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Skin Deep Usability — First Experience with Microsoft's "Surface" Touch Computer
Google Cached website of FD Kinesis web page ^ | April 16, 2009 | By Gordon Miller

Posted on 04/24/2009 8:38:32 PM PDT by Swordmaker

I approach usability problems like Vlad the Impaler approached adversaries – as a personal affront to me and my ancestors, best dealt with using a rusty iron spear and a sense of righteous vindication. It’s not that I expect perfection from every product, web site or service, but I do at least expect some evidence of thought and logic given to what the end user will experience. With that as background, you can better appreciate my tale.

We recently purchased a Microsoft Surface unit on behalf of our Coldwell Banker® client, having been sold on “the power, magic & possibilities of tabletop touch screen computing”. And when the sleek and gorgeously-crafted machine arrived at our office, we were like kids on Christmas morning.

But that’s when the sad music began to play.

We unpacked the unit, put the three manuals (titled “Quick Reference”, “Start Here” and “Warranty & Maintenance”) aside, had a quick chuckle at the included wireless keyboard and mouse set (“Why would they send us these for a touch-screen computer!?! Maybe it’s a freebie - nice!”), grabbed the power cord and got ready to take a look at the future.

“Ummmm…anyone see where we plug this thing in?”

[Usability Frustration Test #1: “Quick Reference” or “Start Here” - which one do you open if you're looking for where it plugs in?]

After a couple of bemused minutes looking in, around and even under the unit, somebody grabbed the “Start Here” manual. On page 3 or so it made a reference to keeping the power cord safe and out of the way, but no mention of where it attaches to the machine.

We consulted “Quick Reference”, only to learn about the Status Lights – “Blue when the unit is turning off, Red when there is a problem, and Rhodamine (pink) when the unit is first turned on” – but maddeningly no mention about how to get the unit on in the first place.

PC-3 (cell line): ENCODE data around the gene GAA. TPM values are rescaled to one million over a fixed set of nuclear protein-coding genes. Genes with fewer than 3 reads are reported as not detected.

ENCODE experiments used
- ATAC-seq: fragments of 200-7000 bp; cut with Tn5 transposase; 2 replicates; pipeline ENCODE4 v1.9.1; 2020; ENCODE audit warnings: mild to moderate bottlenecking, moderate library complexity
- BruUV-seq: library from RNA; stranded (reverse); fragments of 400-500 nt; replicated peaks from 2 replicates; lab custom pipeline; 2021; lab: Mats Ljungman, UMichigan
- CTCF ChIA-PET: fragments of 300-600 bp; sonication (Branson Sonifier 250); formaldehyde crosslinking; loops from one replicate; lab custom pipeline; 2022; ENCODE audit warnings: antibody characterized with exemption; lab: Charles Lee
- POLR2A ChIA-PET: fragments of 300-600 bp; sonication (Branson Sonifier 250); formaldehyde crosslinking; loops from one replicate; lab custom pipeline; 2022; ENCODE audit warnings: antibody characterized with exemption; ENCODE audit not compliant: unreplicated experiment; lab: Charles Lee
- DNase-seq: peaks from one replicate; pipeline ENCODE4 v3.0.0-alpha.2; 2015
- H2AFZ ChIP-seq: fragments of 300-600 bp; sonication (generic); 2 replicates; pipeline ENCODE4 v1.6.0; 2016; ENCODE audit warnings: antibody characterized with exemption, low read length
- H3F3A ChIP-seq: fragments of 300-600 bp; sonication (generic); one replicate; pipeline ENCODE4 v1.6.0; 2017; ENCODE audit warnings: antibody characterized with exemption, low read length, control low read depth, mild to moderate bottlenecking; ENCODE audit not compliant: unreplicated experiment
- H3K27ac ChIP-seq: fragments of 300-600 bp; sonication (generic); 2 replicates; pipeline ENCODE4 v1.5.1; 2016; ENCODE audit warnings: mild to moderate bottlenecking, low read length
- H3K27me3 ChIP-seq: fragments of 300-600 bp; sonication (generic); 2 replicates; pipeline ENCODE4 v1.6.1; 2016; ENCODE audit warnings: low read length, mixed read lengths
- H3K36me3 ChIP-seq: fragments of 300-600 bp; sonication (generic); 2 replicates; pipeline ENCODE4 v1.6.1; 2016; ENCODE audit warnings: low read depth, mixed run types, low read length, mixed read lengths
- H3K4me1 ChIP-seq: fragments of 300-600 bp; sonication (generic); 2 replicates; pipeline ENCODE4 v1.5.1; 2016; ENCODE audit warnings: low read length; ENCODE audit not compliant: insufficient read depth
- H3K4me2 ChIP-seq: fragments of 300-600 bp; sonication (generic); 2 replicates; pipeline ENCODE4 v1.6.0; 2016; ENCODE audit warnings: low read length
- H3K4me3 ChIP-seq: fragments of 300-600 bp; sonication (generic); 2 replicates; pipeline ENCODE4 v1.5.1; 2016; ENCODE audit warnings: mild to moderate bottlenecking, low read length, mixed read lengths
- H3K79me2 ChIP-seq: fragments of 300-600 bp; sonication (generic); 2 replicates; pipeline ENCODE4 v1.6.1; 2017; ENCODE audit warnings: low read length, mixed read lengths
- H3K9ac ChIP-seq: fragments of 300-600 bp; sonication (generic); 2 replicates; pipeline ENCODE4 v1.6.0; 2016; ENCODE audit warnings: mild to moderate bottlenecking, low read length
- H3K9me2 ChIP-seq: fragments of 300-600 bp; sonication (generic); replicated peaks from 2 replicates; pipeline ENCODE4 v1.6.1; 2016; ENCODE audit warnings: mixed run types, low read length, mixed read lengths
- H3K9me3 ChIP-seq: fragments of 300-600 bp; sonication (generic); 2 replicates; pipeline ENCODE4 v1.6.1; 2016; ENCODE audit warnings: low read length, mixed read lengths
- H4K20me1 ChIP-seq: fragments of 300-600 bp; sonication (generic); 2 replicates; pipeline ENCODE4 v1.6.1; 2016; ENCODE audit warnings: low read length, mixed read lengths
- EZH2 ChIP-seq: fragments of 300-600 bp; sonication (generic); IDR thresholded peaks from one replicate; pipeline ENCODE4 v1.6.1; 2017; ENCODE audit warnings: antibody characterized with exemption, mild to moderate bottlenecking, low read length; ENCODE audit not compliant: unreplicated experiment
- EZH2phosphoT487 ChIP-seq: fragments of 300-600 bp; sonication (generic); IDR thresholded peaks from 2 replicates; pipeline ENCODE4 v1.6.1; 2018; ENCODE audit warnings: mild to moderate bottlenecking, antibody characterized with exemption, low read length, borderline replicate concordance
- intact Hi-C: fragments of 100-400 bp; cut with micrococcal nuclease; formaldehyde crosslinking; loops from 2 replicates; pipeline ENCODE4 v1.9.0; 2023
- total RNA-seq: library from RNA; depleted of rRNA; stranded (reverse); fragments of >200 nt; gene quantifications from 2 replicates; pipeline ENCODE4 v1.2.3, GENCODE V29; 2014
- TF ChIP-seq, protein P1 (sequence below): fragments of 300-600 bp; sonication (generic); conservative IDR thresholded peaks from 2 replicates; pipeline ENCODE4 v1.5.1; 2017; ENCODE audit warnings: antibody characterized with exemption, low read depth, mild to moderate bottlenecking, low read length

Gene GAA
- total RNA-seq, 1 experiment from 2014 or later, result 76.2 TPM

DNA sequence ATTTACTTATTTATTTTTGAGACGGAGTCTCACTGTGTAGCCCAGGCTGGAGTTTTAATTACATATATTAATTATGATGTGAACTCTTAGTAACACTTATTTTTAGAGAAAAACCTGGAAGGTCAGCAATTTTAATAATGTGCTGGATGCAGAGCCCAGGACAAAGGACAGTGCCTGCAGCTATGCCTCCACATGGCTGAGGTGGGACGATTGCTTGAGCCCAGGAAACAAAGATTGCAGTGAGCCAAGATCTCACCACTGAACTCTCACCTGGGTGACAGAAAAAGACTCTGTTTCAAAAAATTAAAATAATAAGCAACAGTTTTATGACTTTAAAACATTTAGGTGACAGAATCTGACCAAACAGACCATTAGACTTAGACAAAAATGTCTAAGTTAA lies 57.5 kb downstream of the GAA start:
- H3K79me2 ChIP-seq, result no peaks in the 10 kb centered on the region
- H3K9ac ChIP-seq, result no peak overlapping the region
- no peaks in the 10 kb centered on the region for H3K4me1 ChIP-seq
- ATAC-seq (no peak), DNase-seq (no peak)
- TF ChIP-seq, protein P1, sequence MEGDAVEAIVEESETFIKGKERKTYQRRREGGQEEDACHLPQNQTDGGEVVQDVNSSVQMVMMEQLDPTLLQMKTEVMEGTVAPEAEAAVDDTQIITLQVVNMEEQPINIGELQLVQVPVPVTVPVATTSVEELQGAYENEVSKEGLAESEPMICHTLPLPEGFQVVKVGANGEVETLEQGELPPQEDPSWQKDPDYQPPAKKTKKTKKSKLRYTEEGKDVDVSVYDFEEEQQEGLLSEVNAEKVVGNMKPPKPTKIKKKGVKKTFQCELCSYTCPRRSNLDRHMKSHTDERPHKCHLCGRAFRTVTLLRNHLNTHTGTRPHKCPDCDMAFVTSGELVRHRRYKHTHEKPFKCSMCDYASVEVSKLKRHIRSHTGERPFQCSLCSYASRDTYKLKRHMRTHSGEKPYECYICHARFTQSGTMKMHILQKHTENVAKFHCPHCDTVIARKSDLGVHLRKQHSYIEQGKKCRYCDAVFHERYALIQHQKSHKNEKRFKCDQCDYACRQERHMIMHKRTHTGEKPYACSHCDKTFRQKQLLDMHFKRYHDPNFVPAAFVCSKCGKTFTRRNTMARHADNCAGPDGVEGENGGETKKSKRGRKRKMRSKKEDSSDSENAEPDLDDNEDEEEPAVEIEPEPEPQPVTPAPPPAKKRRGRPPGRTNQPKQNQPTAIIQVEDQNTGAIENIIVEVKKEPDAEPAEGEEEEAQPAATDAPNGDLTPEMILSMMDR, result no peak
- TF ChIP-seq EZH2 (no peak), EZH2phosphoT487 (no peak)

[Usability Frustration Test #2: When describing the color of status lights, which is clearer - “Rhodamine” or “Pink”?]

Now, it’s not like the good folks at Microsoft didn’t roll their sleeves up to provide detail in these documents – for example, in “Quick Reference” two of the manual’s three written pages implore you to keep the unit clean to “ensure a rewarding customer experience”.

Here’s some sample instruction:

“Do not vacuum under a Surface unit…clean using dishwashing liquid soap, such as Ultra Dawn® or Ultra Joy® with Antibacterial 0.1% Triclosan” - and my personal favorite - “Do not use automatic dishwasher soap.”

[Usability Frustration Test #3: If 66% of a document’s content is about cleaning, should it be titled ‘Quick Reference’ or ‘Care & Cleaning’?]

After :20 full minutes of looking and reading, the three of us (each with a 4-year college degree) finally punted and called the help desk. We described our plight, took some relief in her courteous assurance that she could help us out, and then waited for her to look thru her documentation…several minutes later, “well, you know what, I don’t see that either – but I have a unit here so let me see where we plug it in.”

[Usability Frustration Test #4: Should plugging the power in require ½ hour, four people and a call to the help desk?]

So, let’s flip past the next 8-10 minutes (Help Desk insists it is in the bottom left, turns out it was on the exact opposite end, etc.) to where we get the power on . Hoorayyyyyy!

Basking in the glow from our brand-new tabletop touch screen computer, we are greeted with…. not a glossy “welcome” montage, but a standard, legal disclaimer that asks if we accept the terms & conditions. Ugh – like having a lawyer jump in front of you on your way to the presents under the tree, asking for a waiver of rights in case of pine-cone accident, but it’s the times we live in. OK, I eagerly start pushing the check box with my finger, but no response. I try again, still no response. My two colleagues each approach, each trying the exact same thing, with the same result. Silly, no doubt - but remember the whole thing about the Surface, as Microsoft reminds you in all of their literature, is that it is a touch computer.

[Usability Frustration Test #5: Should the input mechanism for a touch screen computer always be, well, a touch?]

OK, let’s look at the “Start Here” guide for some guidance. Here’s what it has to say: